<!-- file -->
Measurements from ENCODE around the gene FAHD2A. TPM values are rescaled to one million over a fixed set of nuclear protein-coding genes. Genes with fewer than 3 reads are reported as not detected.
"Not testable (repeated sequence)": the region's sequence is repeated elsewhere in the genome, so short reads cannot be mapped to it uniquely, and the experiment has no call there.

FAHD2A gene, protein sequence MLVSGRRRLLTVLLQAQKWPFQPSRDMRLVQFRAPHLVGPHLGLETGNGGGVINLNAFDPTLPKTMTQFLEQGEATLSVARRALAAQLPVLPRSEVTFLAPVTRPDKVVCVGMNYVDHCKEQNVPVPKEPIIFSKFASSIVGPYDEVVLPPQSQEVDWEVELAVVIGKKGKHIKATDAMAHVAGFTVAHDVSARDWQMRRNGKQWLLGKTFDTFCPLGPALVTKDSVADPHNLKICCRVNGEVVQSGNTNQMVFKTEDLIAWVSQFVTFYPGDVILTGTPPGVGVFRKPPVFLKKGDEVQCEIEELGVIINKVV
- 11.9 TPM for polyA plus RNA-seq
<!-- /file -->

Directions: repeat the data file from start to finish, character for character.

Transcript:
Measurements from ENCODE around the gene FAHD2A. TPM values are rescaled to one million over a fixed set of nuclear protein-coding genes. Genes with fewer than 3 reads are reported as not detected.
"Not testable (repeated sequence)": the region's sequence is repeated elsewhere in the genome, so short reads cannot be mapped to it uniquely, and the experiment has no call there.

FAHD2A gene, protein sequence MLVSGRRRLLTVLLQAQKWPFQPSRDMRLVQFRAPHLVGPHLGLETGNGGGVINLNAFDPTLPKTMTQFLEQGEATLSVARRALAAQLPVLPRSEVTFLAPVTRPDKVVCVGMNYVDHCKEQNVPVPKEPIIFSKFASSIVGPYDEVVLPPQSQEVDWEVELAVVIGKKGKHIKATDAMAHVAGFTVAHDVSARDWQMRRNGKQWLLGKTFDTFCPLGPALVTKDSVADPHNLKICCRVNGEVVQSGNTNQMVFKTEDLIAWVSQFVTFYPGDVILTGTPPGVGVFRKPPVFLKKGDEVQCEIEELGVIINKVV
- 11.9 TPM for polyA plus RNA-seq